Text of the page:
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Going global: Queenstown landscape artist Ivan Clarke's Lonely Dog cartoon creation is being turned into an immersive cinematic event

By PHILIP CHANDLER

A cartoon creation of Queenstown landscape artist Ivan Clarke is going global.

His Lonely Dog, originally based on paintings set in the fantasy world of Alveridgea, is already New Zealand’s best-selling art brand.

Now it’s being turned by a global partnership into an immersive cinematic event in which, thanks to 360-degree projection and 2D and 3D CGI animation, Clarke’s human-like dogs and cats will come alive.

‘‘It’s 21st century entertainment,’’ he says.

United States-based producer Cliff Dew first encountered Lonely Dog when he saw a poster painting at a licensing convention in Las Vegas three years ago.

He was further captivated after reading the Lonely Dog novel, but then learnt a New York party managed the rights on behalf of Clarke.

A year later, after re-reading the novel, he called the artist’s Queenstown gallery, found he was on a mountain, then got through to him and eventually did a deal.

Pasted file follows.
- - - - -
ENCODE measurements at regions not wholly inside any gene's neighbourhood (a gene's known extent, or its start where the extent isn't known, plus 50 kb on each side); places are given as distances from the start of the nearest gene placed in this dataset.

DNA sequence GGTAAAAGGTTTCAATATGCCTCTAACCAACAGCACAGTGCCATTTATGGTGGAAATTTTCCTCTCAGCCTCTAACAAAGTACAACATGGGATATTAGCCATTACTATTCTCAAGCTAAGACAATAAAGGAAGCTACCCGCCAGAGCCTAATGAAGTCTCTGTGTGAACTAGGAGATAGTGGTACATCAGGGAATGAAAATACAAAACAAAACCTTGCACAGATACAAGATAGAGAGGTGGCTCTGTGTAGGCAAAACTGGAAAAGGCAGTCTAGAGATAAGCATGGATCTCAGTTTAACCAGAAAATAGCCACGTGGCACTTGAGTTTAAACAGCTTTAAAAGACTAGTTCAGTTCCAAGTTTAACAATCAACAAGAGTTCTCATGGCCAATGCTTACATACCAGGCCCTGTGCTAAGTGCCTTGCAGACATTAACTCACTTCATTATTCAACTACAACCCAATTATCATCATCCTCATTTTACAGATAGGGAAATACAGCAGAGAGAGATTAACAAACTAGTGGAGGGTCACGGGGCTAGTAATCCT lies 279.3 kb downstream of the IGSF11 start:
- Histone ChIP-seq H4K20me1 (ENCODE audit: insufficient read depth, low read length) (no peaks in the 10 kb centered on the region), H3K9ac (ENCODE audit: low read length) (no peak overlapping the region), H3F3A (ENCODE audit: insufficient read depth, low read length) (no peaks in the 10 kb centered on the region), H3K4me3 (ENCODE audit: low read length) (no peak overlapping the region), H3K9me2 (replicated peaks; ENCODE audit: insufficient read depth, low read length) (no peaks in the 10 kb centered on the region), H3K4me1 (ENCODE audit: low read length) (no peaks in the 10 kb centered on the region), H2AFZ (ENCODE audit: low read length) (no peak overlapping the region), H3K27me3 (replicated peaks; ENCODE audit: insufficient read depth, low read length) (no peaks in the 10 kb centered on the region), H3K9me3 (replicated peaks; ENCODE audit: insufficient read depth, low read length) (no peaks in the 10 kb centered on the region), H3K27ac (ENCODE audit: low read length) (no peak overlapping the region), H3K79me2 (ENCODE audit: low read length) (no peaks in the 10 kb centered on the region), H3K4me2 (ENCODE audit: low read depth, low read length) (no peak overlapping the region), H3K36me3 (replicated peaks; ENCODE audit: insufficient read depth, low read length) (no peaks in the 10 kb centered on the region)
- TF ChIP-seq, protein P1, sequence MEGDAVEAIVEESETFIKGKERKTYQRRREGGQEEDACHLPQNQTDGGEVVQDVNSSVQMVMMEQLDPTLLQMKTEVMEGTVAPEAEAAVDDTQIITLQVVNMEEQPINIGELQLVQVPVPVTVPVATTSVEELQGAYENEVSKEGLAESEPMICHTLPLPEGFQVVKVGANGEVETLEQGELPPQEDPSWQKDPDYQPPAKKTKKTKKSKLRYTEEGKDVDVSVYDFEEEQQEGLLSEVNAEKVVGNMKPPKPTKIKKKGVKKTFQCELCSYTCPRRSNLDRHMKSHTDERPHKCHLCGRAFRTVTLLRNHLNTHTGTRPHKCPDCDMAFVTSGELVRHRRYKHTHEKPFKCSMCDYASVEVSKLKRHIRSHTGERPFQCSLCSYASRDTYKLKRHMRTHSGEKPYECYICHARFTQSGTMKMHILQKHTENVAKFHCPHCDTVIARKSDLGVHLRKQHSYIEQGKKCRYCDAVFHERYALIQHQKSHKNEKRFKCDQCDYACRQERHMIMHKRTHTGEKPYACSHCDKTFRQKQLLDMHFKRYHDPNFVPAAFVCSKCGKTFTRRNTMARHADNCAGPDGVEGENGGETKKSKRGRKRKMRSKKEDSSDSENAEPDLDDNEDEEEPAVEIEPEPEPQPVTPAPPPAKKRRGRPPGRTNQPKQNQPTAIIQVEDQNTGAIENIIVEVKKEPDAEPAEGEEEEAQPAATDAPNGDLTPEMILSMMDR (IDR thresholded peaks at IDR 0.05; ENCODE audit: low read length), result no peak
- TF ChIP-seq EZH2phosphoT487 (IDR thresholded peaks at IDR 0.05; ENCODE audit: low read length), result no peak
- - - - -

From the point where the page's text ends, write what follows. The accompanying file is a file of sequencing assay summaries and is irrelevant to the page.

At the time, Dew was working on an immersive experience, with Italian partners, based on Renaissance art from the Uffizi collection in Italy.

‘‘I woke up in the middle of the night thinking, ‘why don’t we do something like that for Lonely Dog?’’’

Once he got Clarke to understand and agree to the concept, Dew got an investor, then started working on the project.

Back at home: Ivan Clarke with a recent painting, The Shack, and, behind him, his original Lonely Dog painting, Bon Voyage

Currently he’s got a team of 65 based in the US, at Art Centrica in Italy, where the paintings are animated, and at Exodo Animation Studios in Mexico, where the Lonely Dog characters morph into lifelike animated characters.

US-based music director Geoff Pearlman’s also composing songs for the project from lyrics in the novel, plus a musical score, and finding voices for the characters.

Dew says the 35- to 40-minute production will launch in a US venue in the first or second quarter of next year, and travel alongside the Renaissance production.

‘‘Instead of just passively sitting in a cinema, you’ll be able to walk around and feel you’re part of the story.’’

It’ll be like stepping into the paintings, he explains.

Dew’s got no doubt it’ll be a hit — ‘‘it’s the richness of the stories and the characters, it’s unlike all the other immersive experiences out there’’.

Clarke, the project’s art director, has only seen one art immersive in person — the Van Gogh Alive show touring NZ — but has seen others on YouTube.

‘‘When I was originally approached, I’d never heard of an art immersive and it sounded gimmicky, but with what I’ve already seen I’m blown away.’’

Meanwhile, Clarke confirms Warner Bros. originally acquired the movie rights, and in turn chose Akiva Goldsman (A Beautiful Mind, Cinderella Man) to produce it and write the script.

However, Goldsman’s wife died in 2010 and the project lapsed.

scoop@scene.co.nz